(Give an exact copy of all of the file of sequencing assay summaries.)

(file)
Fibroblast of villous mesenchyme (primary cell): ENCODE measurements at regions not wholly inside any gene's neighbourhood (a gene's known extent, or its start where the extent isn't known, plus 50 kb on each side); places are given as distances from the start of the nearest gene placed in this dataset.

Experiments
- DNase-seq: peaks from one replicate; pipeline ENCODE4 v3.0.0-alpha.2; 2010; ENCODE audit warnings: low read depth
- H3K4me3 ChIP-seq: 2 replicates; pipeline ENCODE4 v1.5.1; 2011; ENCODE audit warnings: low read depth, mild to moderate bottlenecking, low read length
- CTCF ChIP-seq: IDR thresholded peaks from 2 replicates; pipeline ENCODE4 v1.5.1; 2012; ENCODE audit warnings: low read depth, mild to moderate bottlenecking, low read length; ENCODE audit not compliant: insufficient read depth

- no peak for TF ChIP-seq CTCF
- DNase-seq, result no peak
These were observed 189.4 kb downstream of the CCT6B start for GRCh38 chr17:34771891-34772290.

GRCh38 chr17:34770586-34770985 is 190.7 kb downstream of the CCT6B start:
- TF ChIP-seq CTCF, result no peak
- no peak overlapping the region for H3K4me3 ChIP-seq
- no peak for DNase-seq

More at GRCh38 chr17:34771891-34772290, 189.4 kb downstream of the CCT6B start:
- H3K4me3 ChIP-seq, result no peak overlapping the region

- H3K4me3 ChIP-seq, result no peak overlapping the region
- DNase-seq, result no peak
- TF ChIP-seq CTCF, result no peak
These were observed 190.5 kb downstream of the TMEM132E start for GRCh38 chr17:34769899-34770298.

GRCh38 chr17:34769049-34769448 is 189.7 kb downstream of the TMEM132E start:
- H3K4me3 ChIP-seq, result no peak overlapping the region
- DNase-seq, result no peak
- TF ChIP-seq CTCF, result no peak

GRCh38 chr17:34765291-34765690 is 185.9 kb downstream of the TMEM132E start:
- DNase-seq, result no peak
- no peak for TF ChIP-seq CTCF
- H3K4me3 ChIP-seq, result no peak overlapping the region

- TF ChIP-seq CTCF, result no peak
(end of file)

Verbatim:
Fibroblast of villous mesenchyme (primary cell): ENCODE measurements at regions not wholly inside any gene's neighbourhood (a gene's known extent, or its start where the extent isn't known, plus 50 kb on each side); places are given as distances from the start of the nearest gene placed in this dataset.

Experiments
- DNase-seq: peaks from one replicate; pipeline ENCODE4 v3.0.0-alpha.2; 2010; ENCODE audit warnings: low read depth
- H3K4me3 ChIP-seq: 2 replicates; pipeline ENCODE4 v1.5.1; 2011; ENCODE audit warnings: low read depth, mild to moderate bottlenecking, low read length
- CTCF ChIP-seq: IDR thresholded peaks from 2 replicates; pipeline ENCODE4 v1.5.1; 2012; ENCODE audit warnings: low read depth, mild to moderate bottlenecking, low read length; ENCODE audit not compliant: insufficient read depth

- no peak for TF ChIP-seq CTCF
- DNase-seq, result no peak
These were observed 189.4 kb downstream of the CCT6B start for GRCh38 chr17:34771891-34772290.

GRCh38 chr17:34770586-34770985 is 190.7 kb downstream of the CCT6B start:
- TF ChIP-seq CTCF, result no peak
- no peak overlapping the region for H3K4me3 ChIP-seq
- no peak for DNase-seq

More at GRCh38 chr17:34771891-34772290, 189.4 kb downstream of the CCT6B start:
- H3K4me3 ChIP-seq, result no peak overlapping the region

- H3K4me3 ChIP-seq, result no peak overlapping the region
- DNase-seq, result no peak
- TF ChIP-seq CTCF, result no peak
These were observed 190.5 kb downstream of the TMEM132E start for GRCh38 chr17:34769899-34770298.

GRCh38 chr17:34769049-34769448 is 189.7 kb downstream of the TMEM132E start:
- H3K4me3 ChIP-seq, result no peak overlapping the region
- DNase-seq, result no peak
- TF ChIP-seq CTCF, result no peak

GRCh38 chr17:34765291-34765690 is 185.9 kb downstream of the TMEM132E start:
- DNase-seq, result no peak
- no peak for TF ChIP-seq CTCF
- H3K4me3 ChIP-seq, result no peak overlapping the region

- TF ChIP-seq CTCF, result no peak